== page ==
There must be something in the water in the notorious “Bangkok Hilton” prison which brings out the literary side of the inmates. The latest is American Jon Cole, with his book Bangkok Hard Time (ISBN 978-981-4358-32-3, Monsoon Books, 2011), with another true story from the exercise yards of Klong Prem Central Prison (AKA the Bangkok Hilton).
In the opening chapters, Cole explains why he was in Bangkok as a young teenager, and reputes himself as being observant of the Thai culture. He shows disdain for those Americans who looked down on the Thais, and points out that the Thai culture is 700 years older than the American one.
He tells of his early teenage years in Bangkok where he meets up with the illicit drug culture through one of the many opium dens in Bangkok, a meeting that he does not have the maturity to deal with. And inadequate parental supervision ensures that the drug taking becomes a habit.
It is that same lack of maturity that finally sees Cole as a full-blown heroin addict, for whom the major fear in life was that he would have no heroin and get withdrawals, a situation that he would do anything to avoid.
I found it interesting to find that the US government deposits $100 per month in an American prisoner’s bank account. One wonders at the advisability of this largesse.
Author Cole admits that the foreign prisoners were treated better than the Thai prisoners, and even their allocated food was superior. This food, in turn, was bartered with the Thai prisoners in exchange for services, such as completing the foreigner’s days work duties. Cigarettes were also exchanged for services.
However, well heeled Thais lived an even better existence in the jail, with parties attended by katoey serving “girls” with the availability of whisky and gin as well as good Thai food. Puts another face on the ‘hard labor’ idea. Like all things in Thailand – everything is available – if you have the money to make it happen.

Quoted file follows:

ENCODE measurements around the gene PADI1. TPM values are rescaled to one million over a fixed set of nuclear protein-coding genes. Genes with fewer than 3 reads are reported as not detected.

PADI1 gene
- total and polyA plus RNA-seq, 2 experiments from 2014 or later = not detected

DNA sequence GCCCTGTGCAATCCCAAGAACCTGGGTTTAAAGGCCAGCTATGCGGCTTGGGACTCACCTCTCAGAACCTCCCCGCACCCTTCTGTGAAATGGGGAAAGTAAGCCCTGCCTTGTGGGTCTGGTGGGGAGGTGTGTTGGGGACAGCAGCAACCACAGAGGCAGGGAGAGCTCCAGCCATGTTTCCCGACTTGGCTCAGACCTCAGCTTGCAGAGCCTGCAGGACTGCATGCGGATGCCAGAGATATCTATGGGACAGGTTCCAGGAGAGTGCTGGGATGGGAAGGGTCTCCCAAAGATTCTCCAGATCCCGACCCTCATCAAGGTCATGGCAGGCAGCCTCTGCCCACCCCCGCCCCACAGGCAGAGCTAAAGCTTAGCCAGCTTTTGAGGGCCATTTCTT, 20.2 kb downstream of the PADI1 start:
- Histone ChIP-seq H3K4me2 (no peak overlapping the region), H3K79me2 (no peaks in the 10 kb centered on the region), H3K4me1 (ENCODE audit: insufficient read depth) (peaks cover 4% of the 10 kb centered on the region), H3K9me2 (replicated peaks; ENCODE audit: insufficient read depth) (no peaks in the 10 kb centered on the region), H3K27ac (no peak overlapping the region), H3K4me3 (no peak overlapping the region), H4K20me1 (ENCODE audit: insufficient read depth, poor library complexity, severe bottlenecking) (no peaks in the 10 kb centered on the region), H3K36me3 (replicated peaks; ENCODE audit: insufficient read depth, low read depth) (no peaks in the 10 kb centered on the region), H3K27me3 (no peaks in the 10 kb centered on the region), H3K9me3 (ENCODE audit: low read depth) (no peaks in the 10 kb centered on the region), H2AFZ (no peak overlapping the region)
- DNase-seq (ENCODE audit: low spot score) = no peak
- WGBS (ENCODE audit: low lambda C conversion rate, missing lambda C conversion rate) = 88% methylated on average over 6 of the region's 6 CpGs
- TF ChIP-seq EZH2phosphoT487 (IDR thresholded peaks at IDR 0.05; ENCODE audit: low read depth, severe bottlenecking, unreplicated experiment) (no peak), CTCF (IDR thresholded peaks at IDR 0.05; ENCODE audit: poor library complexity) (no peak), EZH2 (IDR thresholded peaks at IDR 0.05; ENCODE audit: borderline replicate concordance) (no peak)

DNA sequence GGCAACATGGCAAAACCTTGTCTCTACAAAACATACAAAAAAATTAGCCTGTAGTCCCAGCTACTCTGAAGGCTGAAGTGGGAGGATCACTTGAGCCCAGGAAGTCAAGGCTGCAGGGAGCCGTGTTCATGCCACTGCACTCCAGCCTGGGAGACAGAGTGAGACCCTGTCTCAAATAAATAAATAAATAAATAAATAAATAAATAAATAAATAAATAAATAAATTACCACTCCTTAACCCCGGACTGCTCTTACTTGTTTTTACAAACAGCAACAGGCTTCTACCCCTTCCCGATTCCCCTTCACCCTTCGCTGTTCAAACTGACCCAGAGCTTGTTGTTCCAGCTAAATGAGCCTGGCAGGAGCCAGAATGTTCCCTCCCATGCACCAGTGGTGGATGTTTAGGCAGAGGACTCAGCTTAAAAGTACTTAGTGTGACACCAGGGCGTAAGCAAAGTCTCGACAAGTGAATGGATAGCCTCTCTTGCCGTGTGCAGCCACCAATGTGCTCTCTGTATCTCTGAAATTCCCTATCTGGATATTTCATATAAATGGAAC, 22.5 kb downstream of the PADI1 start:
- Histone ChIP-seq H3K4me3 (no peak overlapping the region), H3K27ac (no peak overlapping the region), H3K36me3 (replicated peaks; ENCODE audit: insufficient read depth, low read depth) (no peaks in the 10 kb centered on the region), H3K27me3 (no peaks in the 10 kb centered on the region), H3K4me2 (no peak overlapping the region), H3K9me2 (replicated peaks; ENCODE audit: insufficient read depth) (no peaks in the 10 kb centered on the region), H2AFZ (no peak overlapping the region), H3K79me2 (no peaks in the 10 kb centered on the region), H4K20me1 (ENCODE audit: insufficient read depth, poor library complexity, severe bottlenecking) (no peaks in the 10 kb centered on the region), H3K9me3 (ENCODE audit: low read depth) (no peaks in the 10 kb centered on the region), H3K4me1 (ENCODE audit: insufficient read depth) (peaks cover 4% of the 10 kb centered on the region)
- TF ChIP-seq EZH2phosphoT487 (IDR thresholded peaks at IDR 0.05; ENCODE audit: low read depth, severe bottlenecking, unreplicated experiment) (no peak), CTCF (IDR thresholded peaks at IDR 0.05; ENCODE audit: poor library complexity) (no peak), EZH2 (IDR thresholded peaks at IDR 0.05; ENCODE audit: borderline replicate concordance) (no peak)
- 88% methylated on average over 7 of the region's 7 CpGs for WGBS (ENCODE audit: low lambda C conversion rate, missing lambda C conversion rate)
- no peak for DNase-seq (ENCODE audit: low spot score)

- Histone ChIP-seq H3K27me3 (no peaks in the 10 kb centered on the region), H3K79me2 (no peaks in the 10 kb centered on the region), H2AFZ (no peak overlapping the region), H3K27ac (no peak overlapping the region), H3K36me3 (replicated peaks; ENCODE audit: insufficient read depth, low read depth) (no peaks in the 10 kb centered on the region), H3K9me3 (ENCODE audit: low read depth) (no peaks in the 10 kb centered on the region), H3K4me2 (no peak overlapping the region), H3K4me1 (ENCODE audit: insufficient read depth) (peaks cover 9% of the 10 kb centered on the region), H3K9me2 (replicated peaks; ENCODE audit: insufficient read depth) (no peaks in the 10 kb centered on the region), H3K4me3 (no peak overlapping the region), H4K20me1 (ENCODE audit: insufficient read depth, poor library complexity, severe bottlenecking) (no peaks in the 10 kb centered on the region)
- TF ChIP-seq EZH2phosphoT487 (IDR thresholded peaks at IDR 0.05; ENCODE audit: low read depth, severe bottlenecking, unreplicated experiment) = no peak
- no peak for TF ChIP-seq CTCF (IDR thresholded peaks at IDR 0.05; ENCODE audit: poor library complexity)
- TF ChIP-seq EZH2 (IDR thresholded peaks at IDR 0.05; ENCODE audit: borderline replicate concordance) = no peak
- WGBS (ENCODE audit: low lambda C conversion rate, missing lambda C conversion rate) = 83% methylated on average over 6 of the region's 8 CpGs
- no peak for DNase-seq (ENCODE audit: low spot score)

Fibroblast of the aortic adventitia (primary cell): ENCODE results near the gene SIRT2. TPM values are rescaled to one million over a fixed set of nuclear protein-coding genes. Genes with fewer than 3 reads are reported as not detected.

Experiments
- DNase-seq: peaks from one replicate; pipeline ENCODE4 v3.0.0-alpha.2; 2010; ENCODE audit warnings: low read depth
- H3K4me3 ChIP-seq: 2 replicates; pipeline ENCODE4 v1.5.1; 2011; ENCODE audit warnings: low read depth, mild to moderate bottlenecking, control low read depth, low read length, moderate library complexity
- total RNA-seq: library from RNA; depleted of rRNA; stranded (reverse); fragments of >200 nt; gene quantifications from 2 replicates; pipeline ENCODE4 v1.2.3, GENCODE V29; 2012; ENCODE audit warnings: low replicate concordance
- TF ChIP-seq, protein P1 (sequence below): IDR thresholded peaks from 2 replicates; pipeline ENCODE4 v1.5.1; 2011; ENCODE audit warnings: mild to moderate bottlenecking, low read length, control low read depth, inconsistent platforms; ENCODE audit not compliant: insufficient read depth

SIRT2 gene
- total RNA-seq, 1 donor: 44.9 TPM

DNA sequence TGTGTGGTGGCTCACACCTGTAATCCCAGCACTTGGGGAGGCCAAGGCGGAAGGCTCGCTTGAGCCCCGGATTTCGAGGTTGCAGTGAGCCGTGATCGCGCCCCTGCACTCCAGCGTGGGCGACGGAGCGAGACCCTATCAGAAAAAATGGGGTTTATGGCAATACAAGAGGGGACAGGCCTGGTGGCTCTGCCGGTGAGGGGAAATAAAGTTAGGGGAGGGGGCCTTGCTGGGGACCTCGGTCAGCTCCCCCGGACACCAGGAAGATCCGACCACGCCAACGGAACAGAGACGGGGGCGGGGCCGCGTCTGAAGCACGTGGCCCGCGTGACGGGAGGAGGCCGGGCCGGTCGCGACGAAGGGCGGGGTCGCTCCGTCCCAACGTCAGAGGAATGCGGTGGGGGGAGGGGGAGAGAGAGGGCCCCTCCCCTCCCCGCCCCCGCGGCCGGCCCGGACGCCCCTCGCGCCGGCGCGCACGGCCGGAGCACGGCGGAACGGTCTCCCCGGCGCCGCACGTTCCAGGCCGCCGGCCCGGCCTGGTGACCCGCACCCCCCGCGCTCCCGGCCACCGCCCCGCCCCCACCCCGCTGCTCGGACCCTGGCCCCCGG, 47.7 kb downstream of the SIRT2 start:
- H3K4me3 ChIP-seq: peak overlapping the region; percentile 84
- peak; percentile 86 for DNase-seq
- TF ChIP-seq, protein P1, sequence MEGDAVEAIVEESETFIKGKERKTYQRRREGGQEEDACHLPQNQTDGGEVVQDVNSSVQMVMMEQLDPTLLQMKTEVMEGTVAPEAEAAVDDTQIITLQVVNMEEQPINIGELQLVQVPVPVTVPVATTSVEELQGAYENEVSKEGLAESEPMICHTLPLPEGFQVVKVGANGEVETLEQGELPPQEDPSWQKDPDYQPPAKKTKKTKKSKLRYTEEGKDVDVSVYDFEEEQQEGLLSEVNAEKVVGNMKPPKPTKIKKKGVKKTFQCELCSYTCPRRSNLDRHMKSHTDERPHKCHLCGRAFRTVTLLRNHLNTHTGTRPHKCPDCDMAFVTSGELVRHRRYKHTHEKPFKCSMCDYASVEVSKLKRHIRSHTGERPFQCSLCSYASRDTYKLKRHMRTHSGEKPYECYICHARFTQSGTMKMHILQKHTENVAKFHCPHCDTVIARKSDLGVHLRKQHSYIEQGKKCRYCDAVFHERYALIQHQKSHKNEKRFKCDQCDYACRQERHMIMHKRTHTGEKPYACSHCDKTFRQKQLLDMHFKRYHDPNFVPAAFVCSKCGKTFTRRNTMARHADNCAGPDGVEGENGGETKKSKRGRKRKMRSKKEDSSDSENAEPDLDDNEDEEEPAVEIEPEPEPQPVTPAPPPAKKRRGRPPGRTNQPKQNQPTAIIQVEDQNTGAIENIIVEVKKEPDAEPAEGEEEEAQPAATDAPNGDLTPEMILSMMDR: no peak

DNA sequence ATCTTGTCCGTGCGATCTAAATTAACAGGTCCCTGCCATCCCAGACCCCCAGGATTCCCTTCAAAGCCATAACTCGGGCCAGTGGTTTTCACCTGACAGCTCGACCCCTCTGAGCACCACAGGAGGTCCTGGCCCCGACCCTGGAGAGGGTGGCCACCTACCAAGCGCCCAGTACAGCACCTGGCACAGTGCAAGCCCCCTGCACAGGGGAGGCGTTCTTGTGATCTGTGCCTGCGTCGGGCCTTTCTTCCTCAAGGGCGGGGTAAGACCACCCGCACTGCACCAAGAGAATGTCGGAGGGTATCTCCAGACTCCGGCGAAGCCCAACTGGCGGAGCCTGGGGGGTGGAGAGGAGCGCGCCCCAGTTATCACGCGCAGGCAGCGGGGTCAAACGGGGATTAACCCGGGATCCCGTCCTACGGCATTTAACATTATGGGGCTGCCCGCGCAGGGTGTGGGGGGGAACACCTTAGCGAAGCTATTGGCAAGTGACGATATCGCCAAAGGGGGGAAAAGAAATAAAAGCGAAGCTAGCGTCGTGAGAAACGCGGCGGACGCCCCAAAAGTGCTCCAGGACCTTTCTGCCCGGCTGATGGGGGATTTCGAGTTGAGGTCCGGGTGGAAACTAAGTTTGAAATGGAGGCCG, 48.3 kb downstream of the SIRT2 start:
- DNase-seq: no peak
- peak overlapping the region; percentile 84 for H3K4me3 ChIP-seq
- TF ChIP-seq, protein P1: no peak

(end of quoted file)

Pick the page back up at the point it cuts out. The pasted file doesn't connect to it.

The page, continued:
All the way through the book, Cole expounds on the Thai concept of accepting the consequences of one’s own karma, a psychological way of being able to mentally sustain one’s self in the very harsh circumstances of prison life. Those foreigners who also learned this acceptance found life easier to understand and bear.
Well written and easily followed, I found Cole’s description of incarceration in the Klong Prem prison and the prison itself quite engrossing. Prison life was also not as I had imagined, after reading other books claiming prisoners were existing on eating cockroaches, such as Warren Fellows in his book The Damage Done, 12 years of Hell in a Bangkok Prison. But then, perhaps these were prisoners with no money at all, or people with in-built hyperbole.
The book was sent directly from Monsoon Books in Singapore, who were uncertain of the RRP in Thailand. Asia Books, the Thailand distributor, advertises Bangkok Hard Time at 495 THB, but then states it has a special on this publication at 396 THB, which makes it a very good and inexpensive read.